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For Iraq, a possible downside to Bush’s visit

President Bush’s trip to Baghdad comes at a pivotal time for the new prime minister, as he tries to convince Iraqis the nation can stand on its own and end violence — if they unite with him.
President George W. Bush and Iraqi Prime Minister al-Maliki during Bush surprise visit to Iraq
President is greeted by Iraq's Prime Minister Nuri al-Maliki at the U.S. Embassy in Baghdad on Tuesday after Bush arrived for a surprise visit.Larry Downing / Reuters
/ Source: The Associated Press

President Bush’s trip to Baghdad comes at a pivotal time for the new prime minister, as he tries to convince Iraqis the country can stand on its own and end violence — if they unite behind him.

But instead of bolstering that effort, Bush’s trip could push away the very Sunni Arabs Prime Minister Nouri al-Maliki is trying to court.

Bush and U.S. Ambassador Zalmay Khalilzad have made much of the fact that al-Maliki and his national unity government are the result of three years of democratic progress. But it is an experiment in Middle Eastern civics that has cost thousands of American and Iraqi lives and arguably has been outpaced by the Sunni insurgency.

“I appreciate you recognizing that the future of the country is in your hands,” Bush told al-Maliki as he came to Baghdad to congratulate the prime minister for finally assembling a Cabinet six months after parliamentary elections.

He lauded al-Maliki for bringing together Shiites, Sunni Arabs, Kurds and Christians in a government he hopes will convince insurgents of its impartiality.

“You’ve assembled people from all parts of your country, representing different religions, different histories and traditions. And yet the Cabinet here represents the entire Iraqi people,” Bush said.

Cabinet comprised of second, third choices
But many Iraqis are already wary of the Cabinet — assembled from second and third choices to overcome sectarian objections and bearing fingerprints of the Bush administration.

Khalilzad has often commented about the active role he played in the negotiations to form the government; many of those talks took place inside his residence.

“Bush does need to reinforce Khalilzad’s efforts to produce stable political compromises, include the Sunnis, talk to the ‘moderate’ insurgents and prepare to appoint an inclusive body to review the constitution. U.S. pressure to reach a stable compromise between factions is critical,” said Anthony Cordesman, an analyst at the Washington-based Center for Strategic and International Studies.

Al-Maliki’s political future may be bleak if he fails to convince Sunni Arabs he is not a Washington puppet and truly wants to disarm Shiite militias and death squads blamed for hundreds of killings.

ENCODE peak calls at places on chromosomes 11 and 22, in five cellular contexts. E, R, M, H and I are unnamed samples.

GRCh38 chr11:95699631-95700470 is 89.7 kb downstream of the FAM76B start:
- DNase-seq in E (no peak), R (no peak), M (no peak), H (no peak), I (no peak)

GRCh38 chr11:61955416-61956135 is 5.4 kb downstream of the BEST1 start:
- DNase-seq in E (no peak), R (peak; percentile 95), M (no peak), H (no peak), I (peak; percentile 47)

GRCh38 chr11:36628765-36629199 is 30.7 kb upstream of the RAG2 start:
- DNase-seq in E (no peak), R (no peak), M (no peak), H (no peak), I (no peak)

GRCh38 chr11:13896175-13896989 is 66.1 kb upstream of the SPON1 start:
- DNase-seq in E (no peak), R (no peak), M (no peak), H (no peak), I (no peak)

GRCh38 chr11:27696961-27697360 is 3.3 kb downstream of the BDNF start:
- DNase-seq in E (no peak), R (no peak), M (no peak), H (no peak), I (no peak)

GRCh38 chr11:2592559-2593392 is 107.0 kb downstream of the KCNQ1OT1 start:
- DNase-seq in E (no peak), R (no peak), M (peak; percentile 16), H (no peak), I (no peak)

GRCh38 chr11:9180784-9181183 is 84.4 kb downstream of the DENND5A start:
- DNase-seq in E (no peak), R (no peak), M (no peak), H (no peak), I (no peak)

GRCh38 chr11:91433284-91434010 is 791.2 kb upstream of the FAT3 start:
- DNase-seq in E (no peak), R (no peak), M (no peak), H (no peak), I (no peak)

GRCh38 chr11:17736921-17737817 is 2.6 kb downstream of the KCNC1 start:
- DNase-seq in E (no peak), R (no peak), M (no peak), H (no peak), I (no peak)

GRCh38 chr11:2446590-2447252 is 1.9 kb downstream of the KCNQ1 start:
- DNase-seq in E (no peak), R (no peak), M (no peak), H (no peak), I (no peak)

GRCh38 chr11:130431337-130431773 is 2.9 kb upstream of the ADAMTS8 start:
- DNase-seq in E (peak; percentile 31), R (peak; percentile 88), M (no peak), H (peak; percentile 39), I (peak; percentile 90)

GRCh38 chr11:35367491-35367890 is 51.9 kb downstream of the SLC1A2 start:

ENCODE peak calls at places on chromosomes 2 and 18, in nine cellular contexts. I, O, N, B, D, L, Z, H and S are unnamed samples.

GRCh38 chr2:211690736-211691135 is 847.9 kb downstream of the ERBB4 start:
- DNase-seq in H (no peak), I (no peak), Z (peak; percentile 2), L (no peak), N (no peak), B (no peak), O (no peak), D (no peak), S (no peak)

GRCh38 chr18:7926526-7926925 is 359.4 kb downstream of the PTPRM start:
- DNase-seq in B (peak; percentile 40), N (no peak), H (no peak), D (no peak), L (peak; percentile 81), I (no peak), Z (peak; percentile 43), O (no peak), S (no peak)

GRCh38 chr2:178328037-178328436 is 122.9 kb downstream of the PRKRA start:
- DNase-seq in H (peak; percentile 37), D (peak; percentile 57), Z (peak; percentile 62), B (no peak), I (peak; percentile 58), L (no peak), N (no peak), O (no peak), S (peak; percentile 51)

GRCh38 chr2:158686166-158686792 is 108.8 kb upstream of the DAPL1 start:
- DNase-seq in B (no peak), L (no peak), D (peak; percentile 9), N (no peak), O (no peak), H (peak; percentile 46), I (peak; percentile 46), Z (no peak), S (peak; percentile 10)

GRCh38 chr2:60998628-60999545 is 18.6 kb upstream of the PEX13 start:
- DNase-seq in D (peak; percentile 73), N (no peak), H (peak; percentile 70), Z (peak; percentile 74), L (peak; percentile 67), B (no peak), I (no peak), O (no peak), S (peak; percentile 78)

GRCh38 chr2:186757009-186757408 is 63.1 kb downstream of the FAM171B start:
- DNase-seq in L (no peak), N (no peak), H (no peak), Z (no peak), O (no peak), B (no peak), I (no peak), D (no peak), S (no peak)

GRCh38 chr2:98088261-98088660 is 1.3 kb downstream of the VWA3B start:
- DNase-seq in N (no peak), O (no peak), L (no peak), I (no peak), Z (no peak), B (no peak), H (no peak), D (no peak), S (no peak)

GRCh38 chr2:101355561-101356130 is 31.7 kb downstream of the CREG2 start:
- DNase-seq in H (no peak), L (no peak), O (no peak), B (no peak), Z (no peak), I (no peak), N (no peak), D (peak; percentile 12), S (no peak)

Many Sunni Arab and even some Shiite political parties dismissed the visit as an attempt by Bush to associate himself with positive developments in Iraq — formation of the new government and last week’s killing of al-Qaida in Iraq leader Abu Musab al-Zarqawi. Bush’s political standing portends a difficult election for fellow Republicans in November’s congressional elections.

“This visit carries a lot of meanings, but this visit means nothing to the Iraqi street. There will never be any benefits from such a visit and the only one to benefit from this visit is Bush himself and his troops here, not the Iraqi people,” said Hassan al-Robaie, a lawmaker loyal to anti-American Shiite cleric Muqtada al-Sadr.

Baghdad University political science professor Nabil Mohammed Selim said Bush’s trip also was a bid to show the world that he has achieved something in Iraq.

“In fact, nothing has been achieved in Iraq, hundreds of innocent Iraqis are being killed daily because of the chaos,” Selim said.

Failures and successes
On June 28, Iraq celebrates two years since the restoration of its sovereignty. In that time it has seen some success: three governments, two elections and a referendum on a constitution.

It has also seen a catastrophic failure to restore security and, more importantly, move the country away from sectarian killing and forced relocations that threaten to divide Iraq.

In Baghdad, dozens of people are blown up, shot or beheaded by sectarian gangs every day. Islamic extremists attack liquor stores, order women not to drive and shoot men for wearing shorts.

The city of 6 million has become so dangerous that al-Maliki plans to restore security by flooding its streets with 75,000 Iraqi and American troops.

Some Sunnis think the success of the Bush visit can only be gauged on al-Maliki’s ability to persuade the U.S. president to start pulling some of the 130,000 American troops from the country.

“We hope that al-Maliki persuades Bush to announce a timetable for the withdrawal of U.S. forces, otherwise the visit is of no relevance to Iraqis,” said Zafer al-Ani, spokesman for the Iraqi Accordance Front — the main Sunni Arab partner in al-Maliki’s government.